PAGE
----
When the very great and various talents of the laft editor, particularly for this work, are confidered, it will occafion much regret to find, that having fuperintended two editions of his favourite author through the prefs, he has at length declined the laborious office, and committed the care of the prefent edition to one who laments with the reft of the world the feceffion of his predeceffor; being confcious, as well of his own inferiority, as of the injury the publication will fuftain by the change.

As fome alterations have been made in the prefent edition, it may be thought neceffary to point them out. These are of two kinds, additions and omiffions. The additions are fuch as have been fupplied by the laft editor, and the principal of the living commentators. To mention thefe affiftances, is fufficient to excite expectation, but to speak any thing in their praise will we fuperfluous to those who are acquainted with their former

labours. Some remarks are alfo added from new commentators, and fome notices extracted from books which have been published in the courfe of a few years past.

Of the omiffions, the most important are fome notes which have been demonftrated to be ill founded, and fome which were fuppofed to add to the fize of the volumes without increafing their value. It may probably have happened that a few are rejected which ought to have been retained; and in that case the prefent editor, who has been the occafion of their removal, will feel fome concern from the injuftice of his proceeding. He is however inclined to believe, that what he has omitted will be pardoned by the reader; and that the liberty which he has taken will not be thought to have been licentioufly indulged. At all events, that the cenfure may fall where it ought, he defires it to be understood that no perfon is anfwerable for any of these innovations but himself.

It has been obferved by the last editor, that the multitude of inftances which have been produced to exemplify particular words, and explain obfolete cuftoms, may, when the point is once known to be eftablished, be diminished by any future editor, and in conformity to this opinion, feveral quotations, which were heretofore properly introduced, are now curtailed. Were an apology required on this occafion, the prefent editor might shelter himfelf under the authority of Prior, who long ago has faid,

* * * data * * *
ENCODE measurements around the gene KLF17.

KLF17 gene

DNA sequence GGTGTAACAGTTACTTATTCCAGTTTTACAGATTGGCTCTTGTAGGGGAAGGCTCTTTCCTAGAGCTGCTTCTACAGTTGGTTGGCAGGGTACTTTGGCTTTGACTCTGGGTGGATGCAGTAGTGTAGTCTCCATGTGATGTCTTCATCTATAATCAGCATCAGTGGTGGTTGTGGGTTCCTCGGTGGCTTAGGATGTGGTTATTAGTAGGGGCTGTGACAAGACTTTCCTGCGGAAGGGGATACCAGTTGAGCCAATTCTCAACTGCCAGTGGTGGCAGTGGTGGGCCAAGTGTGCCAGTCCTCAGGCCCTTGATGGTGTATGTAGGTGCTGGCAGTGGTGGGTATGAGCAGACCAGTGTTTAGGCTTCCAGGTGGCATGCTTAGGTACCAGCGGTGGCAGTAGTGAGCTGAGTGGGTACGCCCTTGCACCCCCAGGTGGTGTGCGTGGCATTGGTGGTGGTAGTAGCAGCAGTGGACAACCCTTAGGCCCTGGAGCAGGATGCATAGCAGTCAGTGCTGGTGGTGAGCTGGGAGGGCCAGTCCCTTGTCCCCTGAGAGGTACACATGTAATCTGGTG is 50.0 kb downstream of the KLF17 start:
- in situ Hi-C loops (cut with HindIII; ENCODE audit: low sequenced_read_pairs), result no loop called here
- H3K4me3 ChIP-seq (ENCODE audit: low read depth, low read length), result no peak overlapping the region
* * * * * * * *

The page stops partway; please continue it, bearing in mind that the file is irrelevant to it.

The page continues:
That when one's proofs are aptly chofen, "Four are as valid as four dozen."'

The prefent editor thinks it unnecessary to say

any thing of his own fhare in the work, except that he undertook it in confequence of an application which was too flattering and too honourable to him to decline. He mentions this only to have it known that he did not intrude himself into the fituation. He is not infenfible, that the talk would have been better executed by many other gentlemen, and particularly by fome whofe names appear to the notes. He has added but little to the bulk of the volumes from his own obfervations, having, upon every occafion, rather chofen to avoid a note, than to court the opportunity of inferting one. The liberty he has taken of omitting fome remarks, he is confident, has been exercifed without prejudice and without partiality; and therefore, trufling to the candour and indulgence of the publick, will forbear to detain them any longer from the entertainment they may receive from the greatest poet of this or any other nation.

Nov. 10. 1783.




IN the following work, the labour of eight years,

I have endeavoured, with unceafing folicitude, to give a faithful and correct edition of the plays and poems of Shakspeare. Whatever imperfection or errors therefore may be found in it, (and what work of fo great length and difficulty was ever. free from error or imperfection?) will, I truft, be